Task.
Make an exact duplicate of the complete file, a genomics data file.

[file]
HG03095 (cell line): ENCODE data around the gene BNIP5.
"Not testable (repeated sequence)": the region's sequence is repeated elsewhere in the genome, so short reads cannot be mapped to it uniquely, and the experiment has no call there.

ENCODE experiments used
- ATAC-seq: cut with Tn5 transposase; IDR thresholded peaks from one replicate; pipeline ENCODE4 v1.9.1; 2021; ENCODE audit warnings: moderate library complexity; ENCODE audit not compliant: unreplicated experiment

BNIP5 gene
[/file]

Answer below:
HG03095 (cell line): ENCODE data around the gene BNIP5.
"Not testable (repeated sequence)": the region's sequence is repeated elsewhere in the genome, so short reads cannot be mapped to it uniquely, and the experiment has no call there.

ENCODE experiments used
- ATAC-seq: cut with Tn5 transposase; IDR thresholded peaks from one replicate; pipeline ENCODE4 v1.9.1; 2021; ENCODE audit warnings: moderate library complexity; ENCODE audit not compliant: unreplicated experiment

BNIP5 gene